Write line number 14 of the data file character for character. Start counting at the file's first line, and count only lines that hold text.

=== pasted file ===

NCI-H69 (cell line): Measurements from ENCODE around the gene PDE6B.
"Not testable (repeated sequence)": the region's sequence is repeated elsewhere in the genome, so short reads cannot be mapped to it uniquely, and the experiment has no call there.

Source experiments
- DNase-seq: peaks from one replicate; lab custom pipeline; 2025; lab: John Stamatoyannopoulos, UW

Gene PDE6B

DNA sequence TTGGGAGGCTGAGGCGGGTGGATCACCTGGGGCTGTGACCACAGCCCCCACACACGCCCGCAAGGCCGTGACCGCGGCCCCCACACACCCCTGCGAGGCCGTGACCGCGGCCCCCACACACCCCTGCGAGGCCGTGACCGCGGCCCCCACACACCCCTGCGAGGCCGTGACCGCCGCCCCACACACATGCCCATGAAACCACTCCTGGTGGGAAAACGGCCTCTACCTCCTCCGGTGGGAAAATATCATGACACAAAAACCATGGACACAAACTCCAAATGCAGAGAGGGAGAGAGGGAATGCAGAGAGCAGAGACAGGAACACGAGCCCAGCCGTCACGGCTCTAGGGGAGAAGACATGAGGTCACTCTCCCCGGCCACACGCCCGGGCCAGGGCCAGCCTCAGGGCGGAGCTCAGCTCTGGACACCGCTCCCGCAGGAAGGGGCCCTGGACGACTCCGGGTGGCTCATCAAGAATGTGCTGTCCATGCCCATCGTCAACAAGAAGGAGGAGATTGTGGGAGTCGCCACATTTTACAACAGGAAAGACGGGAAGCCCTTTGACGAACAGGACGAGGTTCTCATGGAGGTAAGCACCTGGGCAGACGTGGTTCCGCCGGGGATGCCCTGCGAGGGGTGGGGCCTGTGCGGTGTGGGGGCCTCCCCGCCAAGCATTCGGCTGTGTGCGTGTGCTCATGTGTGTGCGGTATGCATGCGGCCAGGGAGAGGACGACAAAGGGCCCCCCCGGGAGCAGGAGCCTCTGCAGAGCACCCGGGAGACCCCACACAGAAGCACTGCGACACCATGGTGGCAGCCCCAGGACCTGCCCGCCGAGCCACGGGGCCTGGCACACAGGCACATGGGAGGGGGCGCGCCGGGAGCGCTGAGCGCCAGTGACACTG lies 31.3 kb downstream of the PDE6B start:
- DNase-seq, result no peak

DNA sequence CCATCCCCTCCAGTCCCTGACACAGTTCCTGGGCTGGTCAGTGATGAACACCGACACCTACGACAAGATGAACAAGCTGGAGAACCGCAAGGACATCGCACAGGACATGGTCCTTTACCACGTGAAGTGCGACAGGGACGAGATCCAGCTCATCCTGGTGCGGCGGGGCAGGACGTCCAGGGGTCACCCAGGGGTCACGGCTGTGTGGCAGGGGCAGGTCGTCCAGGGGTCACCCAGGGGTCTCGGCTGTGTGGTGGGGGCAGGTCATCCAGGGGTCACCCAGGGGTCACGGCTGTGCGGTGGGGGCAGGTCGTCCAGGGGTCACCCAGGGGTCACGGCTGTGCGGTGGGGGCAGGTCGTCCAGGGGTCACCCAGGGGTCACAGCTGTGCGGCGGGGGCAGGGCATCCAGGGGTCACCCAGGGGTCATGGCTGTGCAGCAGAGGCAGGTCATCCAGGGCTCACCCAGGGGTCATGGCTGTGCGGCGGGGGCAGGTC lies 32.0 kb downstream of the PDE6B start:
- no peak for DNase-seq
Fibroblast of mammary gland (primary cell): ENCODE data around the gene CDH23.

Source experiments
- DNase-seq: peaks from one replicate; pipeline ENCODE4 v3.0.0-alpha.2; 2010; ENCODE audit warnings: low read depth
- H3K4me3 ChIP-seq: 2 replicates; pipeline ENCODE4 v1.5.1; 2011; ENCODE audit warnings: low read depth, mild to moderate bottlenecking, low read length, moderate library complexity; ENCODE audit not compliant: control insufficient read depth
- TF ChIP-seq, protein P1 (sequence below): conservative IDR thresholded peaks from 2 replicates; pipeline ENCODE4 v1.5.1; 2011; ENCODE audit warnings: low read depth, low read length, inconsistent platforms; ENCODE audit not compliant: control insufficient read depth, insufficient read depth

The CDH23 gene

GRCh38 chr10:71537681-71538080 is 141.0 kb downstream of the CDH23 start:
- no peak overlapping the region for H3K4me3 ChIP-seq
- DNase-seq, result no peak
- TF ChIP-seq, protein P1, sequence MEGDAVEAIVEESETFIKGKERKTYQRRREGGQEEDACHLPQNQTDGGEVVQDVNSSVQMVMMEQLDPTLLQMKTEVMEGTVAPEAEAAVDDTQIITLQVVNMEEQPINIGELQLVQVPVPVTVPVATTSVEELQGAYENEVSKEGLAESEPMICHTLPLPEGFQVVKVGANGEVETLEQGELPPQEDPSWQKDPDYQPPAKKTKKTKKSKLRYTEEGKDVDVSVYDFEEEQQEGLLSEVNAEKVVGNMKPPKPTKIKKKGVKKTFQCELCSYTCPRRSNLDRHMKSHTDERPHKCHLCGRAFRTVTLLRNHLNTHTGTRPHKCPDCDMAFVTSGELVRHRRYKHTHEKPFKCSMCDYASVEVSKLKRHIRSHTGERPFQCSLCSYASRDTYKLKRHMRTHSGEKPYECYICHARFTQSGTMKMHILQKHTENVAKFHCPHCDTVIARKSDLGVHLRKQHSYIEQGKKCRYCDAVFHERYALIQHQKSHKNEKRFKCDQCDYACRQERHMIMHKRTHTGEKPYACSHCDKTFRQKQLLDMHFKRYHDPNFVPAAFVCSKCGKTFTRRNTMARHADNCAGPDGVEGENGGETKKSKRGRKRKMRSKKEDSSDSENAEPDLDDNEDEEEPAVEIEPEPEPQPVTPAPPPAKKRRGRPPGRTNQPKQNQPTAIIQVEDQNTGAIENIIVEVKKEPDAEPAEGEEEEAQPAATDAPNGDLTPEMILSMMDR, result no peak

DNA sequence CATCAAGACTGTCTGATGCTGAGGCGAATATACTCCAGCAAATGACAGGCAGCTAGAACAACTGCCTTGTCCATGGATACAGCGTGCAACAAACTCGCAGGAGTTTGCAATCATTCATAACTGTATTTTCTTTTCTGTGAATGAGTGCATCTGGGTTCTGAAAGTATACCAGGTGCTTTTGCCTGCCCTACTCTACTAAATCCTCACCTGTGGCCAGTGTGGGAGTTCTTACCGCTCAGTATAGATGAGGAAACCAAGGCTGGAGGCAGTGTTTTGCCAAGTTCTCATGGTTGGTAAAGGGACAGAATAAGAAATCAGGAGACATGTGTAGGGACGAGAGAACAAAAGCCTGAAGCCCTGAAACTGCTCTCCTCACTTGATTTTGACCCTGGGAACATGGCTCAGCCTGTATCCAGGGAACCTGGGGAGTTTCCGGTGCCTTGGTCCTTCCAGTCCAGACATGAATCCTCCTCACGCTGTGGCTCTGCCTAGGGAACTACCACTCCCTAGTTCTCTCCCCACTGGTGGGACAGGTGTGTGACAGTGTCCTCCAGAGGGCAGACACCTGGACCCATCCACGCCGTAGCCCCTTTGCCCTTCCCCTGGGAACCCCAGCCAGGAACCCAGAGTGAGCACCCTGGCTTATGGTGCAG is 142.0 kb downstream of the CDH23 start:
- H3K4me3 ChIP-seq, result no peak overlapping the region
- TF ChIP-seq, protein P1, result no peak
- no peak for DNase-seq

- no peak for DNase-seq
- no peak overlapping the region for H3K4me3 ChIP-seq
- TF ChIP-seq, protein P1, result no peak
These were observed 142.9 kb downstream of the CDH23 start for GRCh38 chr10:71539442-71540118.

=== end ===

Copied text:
- TF ChIP-seq, protein P1 (sequence below): conservative IDR thresholded peaks from 2 replicates; pipeline ENCODE4 v1.5.1; 2011; ENCODE audit warnings: low read depth, low read length, inconsistent platforms; ENCODE audit not compliant: control insufficient read depth, insufficient read depth